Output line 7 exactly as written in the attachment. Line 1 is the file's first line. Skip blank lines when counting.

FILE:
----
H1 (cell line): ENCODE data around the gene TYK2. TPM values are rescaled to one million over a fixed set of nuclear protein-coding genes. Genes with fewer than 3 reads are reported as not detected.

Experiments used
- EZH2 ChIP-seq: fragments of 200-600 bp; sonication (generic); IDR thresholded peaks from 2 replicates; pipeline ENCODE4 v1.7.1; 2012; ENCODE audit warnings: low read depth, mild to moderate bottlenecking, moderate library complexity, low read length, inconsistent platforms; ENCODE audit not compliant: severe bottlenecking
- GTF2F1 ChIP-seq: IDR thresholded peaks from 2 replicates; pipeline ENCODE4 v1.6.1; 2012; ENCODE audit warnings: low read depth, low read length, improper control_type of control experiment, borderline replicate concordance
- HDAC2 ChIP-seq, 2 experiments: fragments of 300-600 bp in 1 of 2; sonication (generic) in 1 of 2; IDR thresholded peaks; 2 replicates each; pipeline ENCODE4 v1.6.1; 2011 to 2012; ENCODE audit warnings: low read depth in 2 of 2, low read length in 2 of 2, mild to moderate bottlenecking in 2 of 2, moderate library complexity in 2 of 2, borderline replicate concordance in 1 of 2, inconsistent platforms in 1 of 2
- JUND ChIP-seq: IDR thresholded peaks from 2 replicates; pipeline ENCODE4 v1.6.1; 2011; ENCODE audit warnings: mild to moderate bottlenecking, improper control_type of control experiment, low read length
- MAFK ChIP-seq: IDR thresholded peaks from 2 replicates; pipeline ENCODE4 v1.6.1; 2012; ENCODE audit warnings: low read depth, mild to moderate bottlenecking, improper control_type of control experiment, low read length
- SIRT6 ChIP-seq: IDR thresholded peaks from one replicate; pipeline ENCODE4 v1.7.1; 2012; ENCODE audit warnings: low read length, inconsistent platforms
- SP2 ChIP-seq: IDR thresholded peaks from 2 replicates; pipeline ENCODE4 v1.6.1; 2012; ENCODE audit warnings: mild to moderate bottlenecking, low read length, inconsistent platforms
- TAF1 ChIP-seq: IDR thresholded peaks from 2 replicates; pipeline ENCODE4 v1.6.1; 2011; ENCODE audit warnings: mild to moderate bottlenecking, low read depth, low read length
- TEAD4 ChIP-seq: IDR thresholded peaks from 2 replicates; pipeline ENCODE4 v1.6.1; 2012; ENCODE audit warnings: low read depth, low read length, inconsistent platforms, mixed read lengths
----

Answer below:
- MAFK ChIP-seq: IDR thresholded peaks from 2 replicates; pipeline ENCODE4 v1.6.1; 2012; ENCODE audit warnings: low read depth, mild to moderate bottlenecking, improper control_type of control experiment, low read length